Thank you for contacting us. We will get back to you shortly.
December 17, 2015 - by Bryan Cantrill
At the beginning of the year, I laid down a few predictions. While I refuse on principle to engage in Stephen O'Grady-style self-flagellation, I do think it's worth revisiting the headliner prediction, namely that 2015 is the year of the container. I said at the time that it wasn't particularly controversial, and I don't think it's controversial now: 2015 was the year of the container, and one need look no further than the explosion of container conferences with container camps and container summits and container cons.
My second prediction was marginally more subtle: that the impedence mismatch between containers in development and containers in production would be a wellspring of innovation. If anything, this understated the case: the wellspring turned out to be more like an open sluice, and 2015 saw the world flooded with multiple ways of doing seemingly everything when it comes to containers. That all of these technologies and frameworks are open source have served to accelerate them all, and mutations abound (Hypernetes, anyone?).
On the one hand this is great, as we all benefit by so many people exploring so many different ideas. But on the other hand, the flurry of choice can become a blizzard of confusion -- especially when and where there is seemingly overlap between two technologies. (Or worse, when two overlapping and opinionated technologies disagree ardently on those opinions!) This slide from Karl Isenberg of Mesosphere at KubeCon last month captured it; the point is neither the specific technologies (as Karl noted, plenty are missing) and nor is it about the specific layers (many would likely quibble with some of the details of Karl's taxonomy) but rather about the explosion of abstraction (and concomitant confusion) in this domain.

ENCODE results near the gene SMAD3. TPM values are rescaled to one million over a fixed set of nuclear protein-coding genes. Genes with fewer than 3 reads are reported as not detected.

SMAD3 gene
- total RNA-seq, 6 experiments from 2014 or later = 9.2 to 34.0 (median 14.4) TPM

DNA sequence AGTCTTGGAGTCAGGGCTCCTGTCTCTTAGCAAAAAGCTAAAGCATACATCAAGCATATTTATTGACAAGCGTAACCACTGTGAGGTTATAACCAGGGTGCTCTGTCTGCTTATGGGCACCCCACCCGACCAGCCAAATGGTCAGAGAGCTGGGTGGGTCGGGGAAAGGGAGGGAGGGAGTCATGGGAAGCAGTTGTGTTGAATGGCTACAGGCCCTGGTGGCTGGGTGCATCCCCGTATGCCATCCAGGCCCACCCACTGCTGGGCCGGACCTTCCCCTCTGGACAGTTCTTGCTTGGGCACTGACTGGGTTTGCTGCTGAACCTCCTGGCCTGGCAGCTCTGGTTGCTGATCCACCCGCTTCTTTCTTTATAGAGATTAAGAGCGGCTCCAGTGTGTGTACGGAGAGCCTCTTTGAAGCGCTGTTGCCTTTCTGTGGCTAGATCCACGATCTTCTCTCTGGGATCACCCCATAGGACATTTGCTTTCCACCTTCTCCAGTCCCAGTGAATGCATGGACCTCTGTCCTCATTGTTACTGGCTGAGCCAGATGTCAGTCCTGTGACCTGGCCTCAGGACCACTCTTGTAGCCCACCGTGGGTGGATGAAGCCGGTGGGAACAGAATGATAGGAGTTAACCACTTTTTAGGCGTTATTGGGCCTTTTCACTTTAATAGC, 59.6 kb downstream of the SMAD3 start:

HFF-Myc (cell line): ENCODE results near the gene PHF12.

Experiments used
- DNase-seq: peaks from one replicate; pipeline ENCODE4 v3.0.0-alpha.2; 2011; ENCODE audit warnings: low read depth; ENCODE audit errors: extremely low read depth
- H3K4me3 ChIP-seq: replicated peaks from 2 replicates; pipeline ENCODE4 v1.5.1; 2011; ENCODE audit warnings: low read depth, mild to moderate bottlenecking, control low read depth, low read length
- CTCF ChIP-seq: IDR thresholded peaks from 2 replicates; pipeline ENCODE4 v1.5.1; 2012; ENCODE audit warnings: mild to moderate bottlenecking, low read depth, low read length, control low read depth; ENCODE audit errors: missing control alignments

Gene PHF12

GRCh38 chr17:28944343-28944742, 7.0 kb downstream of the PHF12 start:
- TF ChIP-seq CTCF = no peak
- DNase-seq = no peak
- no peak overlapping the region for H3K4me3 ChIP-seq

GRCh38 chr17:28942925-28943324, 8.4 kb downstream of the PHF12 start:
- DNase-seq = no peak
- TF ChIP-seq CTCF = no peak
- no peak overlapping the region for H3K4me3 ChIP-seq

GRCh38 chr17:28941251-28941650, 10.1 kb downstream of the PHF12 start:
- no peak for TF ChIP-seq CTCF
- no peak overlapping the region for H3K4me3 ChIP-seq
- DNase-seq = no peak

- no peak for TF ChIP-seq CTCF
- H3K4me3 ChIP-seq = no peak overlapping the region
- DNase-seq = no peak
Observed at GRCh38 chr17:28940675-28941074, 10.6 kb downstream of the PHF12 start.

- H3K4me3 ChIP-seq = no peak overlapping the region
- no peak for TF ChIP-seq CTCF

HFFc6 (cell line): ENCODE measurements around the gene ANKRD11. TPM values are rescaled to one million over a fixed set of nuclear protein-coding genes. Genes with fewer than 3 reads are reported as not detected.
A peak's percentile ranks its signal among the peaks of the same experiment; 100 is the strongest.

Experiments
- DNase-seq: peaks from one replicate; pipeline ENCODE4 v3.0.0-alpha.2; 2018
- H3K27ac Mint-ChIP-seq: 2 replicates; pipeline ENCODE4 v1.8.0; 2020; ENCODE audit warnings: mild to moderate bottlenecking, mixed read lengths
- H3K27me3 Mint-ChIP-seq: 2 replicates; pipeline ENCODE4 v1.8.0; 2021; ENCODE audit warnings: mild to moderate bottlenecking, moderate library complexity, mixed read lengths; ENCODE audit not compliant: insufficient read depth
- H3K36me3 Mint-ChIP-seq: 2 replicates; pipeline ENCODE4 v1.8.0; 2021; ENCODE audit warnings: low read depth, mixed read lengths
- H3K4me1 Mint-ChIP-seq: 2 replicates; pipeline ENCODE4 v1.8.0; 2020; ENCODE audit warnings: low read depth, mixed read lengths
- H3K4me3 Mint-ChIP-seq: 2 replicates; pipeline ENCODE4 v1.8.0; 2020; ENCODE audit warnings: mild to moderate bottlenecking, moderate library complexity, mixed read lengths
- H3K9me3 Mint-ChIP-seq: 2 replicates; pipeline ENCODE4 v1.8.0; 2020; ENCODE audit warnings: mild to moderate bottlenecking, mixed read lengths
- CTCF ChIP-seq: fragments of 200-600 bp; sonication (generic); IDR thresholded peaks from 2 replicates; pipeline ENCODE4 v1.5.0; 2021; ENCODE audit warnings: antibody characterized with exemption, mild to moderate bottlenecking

One of the biggest challenges that we have in containers heading into 2016 is that this confusion now presents significant head winds for early-adopters and second-movers alike. This has become so acute that I posed a question to KubeCon attendees: are we at or near Peak Confusion in the container space? The conclusion among everyone I spoke with (vendors, developers, operators and others) was that we're nowhere near Peak Confusion -- with many even saying that confusion is still accelerating. (!) Even for those of us who have been in containers for years, this has been a little terrifying -- and I can imagine for those entirely new to containers, it's downright paralyzing.
So, what's to be done? I think much of the responsibility lies with the industry: instead of viewing containers as new territory for conquest, we must take it upon ourselves to assure for users an interoperable and composable future -- one in which technologies can differentiate themselves based on the qualities of their implementation rather than the voraciousness of their appetite. Lest this sound utopian, it is this same ethos that underlies our modern internet, as facilitated by the essential work of the Internet Engineering Task Force (IETF). Thanks to the IETF and its ethos of "rough consensus and running code" we ended up with the interoperable internet. (Indeed, this text itself was brought to you by RFC 791, RFC 793, RFC 1034, and RFC 2616 -- among many, many others.)
As for an entity that can potentially serve an IETF-like role for container-based computing, I look with guarded optimism to today's lauch of the Cloud-native Computing Foundation. Joyent has <a="https://www.joyent.com/blog/the-foundation-of-cloud-native-computing">been involved with the CNCF since its inception, and based on what we've seen so far, we see great promise for it in 2016 and beyond. We believe that by elucidating component boundaries and by fostering open source projects that share the values of interoperability and composability, the CNCF can combine the best attributes of both the IETF and the Apache Foundation: rough consensus and running, open source software that allows elastic, container-deployed, service-oriented infrastructure. If the CNCF can do this it will (we believe) serve a vital mission for practitioners: displace confusion with clarity -- and therefore accelerate our collective cloud-native future!